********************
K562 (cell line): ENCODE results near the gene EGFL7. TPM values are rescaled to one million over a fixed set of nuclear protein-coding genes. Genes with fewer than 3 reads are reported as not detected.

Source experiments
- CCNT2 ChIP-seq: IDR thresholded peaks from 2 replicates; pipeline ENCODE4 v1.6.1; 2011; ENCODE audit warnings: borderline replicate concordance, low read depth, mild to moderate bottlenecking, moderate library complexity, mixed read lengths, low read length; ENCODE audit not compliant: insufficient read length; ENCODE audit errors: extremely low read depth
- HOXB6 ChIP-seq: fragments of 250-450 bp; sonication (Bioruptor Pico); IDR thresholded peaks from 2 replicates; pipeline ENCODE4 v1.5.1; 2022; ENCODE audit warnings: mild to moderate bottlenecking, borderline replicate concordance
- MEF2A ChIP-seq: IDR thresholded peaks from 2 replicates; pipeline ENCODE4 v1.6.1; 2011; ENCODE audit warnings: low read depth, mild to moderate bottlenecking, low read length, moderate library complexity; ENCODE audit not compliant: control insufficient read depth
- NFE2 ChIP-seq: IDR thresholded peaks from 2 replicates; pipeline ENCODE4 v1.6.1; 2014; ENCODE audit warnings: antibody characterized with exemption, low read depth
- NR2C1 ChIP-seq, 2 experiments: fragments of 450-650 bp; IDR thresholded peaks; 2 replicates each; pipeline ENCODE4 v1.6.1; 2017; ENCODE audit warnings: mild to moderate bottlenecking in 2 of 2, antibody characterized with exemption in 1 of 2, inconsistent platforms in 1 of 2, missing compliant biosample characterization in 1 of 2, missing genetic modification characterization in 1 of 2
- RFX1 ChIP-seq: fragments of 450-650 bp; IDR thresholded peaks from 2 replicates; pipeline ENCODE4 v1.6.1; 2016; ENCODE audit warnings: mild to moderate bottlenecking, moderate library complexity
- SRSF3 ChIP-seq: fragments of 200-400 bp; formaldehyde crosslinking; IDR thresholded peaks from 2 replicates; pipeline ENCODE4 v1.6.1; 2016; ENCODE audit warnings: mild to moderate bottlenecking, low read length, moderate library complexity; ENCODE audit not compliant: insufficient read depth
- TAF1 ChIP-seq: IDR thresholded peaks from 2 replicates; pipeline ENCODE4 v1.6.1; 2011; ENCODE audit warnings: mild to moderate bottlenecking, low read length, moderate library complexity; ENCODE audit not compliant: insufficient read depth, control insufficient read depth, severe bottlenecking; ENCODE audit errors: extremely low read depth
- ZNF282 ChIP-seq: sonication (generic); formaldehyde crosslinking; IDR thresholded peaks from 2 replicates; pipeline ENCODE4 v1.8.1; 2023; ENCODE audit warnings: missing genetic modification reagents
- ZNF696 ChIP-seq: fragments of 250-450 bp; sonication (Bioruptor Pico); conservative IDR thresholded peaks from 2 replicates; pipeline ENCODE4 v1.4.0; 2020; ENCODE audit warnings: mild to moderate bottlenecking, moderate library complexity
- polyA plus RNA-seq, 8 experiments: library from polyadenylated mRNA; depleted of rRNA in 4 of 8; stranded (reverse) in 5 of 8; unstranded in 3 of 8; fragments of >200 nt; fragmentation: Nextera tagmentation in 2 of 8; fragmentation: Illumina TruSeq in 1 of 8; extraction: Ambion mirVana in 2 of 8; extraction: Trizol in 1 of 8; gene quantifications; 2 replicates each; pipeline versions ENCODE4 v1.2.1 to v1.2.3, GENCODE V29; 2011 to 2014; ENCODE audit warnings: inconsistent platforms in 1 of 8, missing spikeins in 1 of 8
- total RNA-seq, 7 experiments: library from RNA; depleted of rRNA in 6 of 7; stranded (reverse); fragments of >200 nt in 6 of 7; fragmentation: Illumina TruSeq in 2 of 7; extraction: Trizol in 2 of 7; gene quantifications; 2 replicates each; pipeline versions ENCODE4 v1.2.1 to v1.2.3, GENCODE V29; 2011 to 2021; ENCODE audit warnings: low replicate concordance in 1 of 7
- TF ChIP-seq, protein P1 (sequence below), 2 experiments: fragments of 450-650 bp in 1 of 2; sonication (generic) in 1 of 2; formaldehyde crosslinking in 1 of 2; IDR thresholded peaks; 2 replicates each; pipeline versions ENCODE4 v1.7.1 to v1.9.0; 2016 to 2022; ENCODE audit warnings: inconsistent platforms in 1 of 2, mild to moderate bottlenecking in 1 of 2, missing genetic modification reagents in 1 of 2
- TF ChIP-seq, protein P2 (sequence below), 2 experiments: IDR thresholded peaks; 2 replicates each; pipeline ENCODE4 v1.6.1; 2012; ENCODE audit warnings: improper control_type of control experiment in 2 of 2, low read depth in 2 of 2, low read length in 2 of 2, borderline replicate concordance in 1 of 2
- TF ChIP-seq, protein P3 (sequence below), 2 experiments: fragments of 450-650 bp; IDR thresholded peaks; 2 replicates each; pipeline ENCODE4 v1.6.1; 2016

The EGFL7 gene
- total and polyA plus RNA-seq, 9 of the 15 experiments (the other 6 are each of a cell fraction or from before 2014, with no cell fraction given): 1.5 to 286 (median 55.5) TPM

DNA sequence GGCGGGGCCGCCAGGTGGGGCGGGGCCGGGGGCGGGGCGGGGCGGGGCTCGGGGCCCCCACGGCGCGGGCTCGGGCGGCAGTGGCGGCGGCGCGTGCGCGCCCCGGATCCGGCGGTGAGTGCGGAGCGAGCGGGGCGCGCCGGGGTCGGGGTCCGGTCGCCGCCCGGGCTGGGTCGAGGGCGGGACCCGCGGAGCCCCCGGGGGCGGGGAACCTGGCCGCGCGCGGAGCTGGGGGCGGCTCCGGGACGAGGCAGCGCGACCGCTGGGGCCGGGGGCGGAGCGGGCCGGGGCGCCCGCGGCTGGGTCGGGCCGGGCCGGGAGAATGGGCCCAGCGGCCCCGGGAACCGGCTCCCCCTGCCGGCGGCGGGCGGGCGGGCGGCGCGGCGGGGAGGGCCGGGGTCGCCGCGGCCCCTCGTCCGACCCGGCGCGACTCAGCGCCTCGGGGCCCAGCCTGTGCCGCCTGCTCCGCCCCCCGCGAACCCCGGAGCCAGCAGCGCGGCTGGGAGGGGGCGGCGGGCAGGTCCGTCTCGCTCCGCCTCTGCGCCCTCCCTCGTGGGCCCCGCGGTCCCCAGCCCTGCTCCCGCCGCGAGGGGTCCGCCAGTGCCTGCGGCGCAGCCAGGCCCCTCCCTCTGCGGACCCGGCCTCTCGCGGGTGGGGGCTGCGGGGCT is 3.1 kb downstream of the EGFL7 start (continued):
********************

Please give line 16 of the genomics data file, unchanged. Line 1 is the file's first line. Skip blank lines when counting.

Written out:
- TF ChIP-seq, protein P2 (sequence below), 2 experiments: IDR thresholded peaks; 2 replicates each; pipeline ENCODE4 v1.6.1; 2012; ENCODE audit warnings: improper control_type of control experiment in 2 of 2, low read depth in 2 of 2, low read length in 2 of 2, borderline replicate concordance in 1 of 2